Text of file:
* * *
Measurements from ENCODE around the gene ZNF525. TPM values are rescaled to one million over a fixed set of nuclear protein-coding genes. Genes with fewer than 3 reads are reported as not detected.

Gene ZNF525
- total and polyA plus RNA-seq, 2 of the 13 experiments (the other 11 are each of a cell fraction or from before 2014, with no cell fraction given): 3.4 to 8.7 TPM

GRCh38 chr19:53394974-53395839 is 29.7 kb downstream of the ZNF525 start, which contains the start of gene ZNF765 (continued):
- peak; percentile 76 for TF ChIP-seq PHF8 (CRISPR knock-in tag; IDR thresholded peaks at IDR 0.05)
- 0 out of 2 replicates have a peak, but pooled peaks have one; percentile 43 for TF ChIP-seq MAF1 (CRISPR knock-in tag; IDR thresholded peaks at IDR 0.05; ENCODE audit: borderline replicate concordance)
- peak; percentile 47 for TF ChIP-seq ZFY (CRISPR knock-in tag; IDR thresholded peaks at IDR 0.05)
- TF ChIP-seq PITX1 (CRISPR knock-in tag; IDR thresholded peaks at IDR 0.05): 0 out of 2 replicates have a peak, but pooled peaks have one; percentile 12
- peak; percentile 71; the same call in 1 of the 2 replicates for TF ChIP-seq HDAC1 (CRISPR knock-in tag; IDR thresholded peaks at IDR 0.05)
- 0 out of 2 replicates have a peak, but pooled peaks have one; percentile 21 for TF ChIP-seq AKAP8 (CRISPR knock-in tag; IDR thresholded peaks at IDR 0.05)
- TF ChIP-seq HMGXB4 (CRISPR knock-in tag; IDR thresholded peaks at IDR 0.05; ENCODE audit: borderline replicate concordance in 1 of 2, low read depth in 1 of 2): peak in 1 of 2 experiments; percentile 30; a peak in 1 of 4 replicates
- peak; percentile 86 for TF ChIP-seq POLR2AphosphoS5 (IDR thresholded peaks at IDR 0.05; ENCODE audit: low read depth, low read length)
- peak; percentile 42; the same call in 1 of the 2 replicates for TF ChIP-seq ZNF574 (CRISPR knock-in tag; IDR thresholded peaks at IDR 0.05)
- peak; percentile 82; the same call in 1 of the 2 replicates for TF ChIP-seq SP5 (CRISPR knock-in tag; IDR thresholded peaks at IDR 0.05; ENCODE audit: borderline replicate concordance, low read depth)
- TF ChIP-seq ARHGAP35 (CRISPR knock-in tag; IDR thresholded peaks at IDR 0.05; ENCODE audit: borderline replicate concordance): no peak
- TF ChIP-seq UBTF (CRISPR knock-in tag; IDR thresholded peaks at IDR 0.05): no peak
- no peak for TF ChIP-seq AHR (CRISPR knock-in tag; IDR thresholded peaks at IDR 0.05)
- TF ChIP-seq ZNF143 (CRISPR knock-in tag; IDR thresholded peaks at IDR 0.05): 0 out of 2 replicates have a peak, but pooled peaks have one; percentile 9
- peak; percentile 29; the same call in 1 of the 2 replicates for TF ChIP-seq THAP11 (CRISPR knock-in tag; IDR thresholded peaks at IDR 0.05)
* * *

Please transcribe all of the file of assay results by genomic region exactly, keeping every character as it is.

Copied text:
Measurements from ENCODE around the gene ZNF525. TPM values are rescaled to one million over a fixed set of nuclear protein-coding genes. Genes with fewer than 3 reads are reported as not detected.

Gene ZNF525
- total and polyA plus RNA-seq, 2 of the 13 experiments (the other 11 are each of a cell fraction or from before 2014, with no cell fraction given): 3.4 to 8.7 TPM

GRCh38 chr19:53394974-53395839 is 29.7 kb downstream of the ZNF525 start, which contains the start of gene ZNF765 (continued):
- peak; percentile 76 for TF ChIP-seq PHF8 (CRISPR knock-in tag; IDR thresholded peaks at IDR 0.05)
- 0 out of 2 replicates have a peak, but pooled peaks have one; percentile 43 for TF ChIP-seq MAF1 (CRISPR knock-in tag; IDR thresholded peaks at IDR 0.05; ENCODE audit: borderline replicate concordance)
- peak; percentile 47 for TF ChIP-seq ZFY (CRISPR knock-in tag; IDR thresholded peaks at IDR 0.05)
- TF ChIP-seq PITX1 (CRISPR knock-in tag; IDR thresholded peaks at IDR 0.05): 0 out of 2 replicates have a peak, but pooled peaks have one; percentile 12
- peak; percentile 71; the same call in 1 of the 2 replicates for TF ChIP-seq HDAC1 (CRISPR knock-in tag; IDR thresholded peaks at IDR 0.05)
- 0 out of 2 replicates have a peak, but pooled peaks have one; percentile 21 for TF ChIP-seq AKAP8 (CRISPR knock-in tag; IDR thresholded peaks at IDR 0.05)
- TF ChIP-seq HMGXB4 (CRISPR knock-in tag; IDR thresholded peaks at IDR 0.05; ENCODE audit: borderline replicate concordance in 1 of 2, low read depth in 1 of 2): peak in 1 of 2 experiments; percentile 30; a peak in 1 of 4 replicates
- peak; percentile 86 for TF ChIP-seq POLR2AphosphoS5 (IDR thresholded peaks at IDR 0.05; ENCODE audit: low read depth, low read length)
- peak; percentile 42; the same call in 1 of the 2 replicates for TF ChIP-seq ZNF574 (CRISPR knock-in tag; IDR thresholded peaks at IDR 0.05)
- peak; percentile 82; the same call in 1 of the 2 replicates for TF ChIP-seq SP5 (CRISPR knock-in tag; IDR thresholded peaks at IDR 0.05; ENCODE audit: borderline replicate concordance, low read depth)
- TF ChIP-seq ARHGAP35 (CRISPR knock-in tag; IDR thresholded peaks at IDR 0.05; ENCODE audit: borderline replicate concordance): no peak
- TF ChIP-seq UBTF (CRISPR knock-in tag; IDR thresholded peaks at IDR 0.05): no peak
- no peak for TF ChIP-seq AHR (CRISPR knock-in tag; IDR thresholded peaks at IDR 0.05)
- TF ChIP-seq ZNF143 (CRISPR knock-in tag; IDR thresholded peaks at IDR 0.05): 0 out of 2 replicates have a peak, but pooled peaks have one; percentile 9
- peak; percentile 29; the same call in 1 of the 2 replicates for TF ChIP-seq THAP11 (CRISPR knock-in tag; IDR thresholded peaks at IDR 0.05)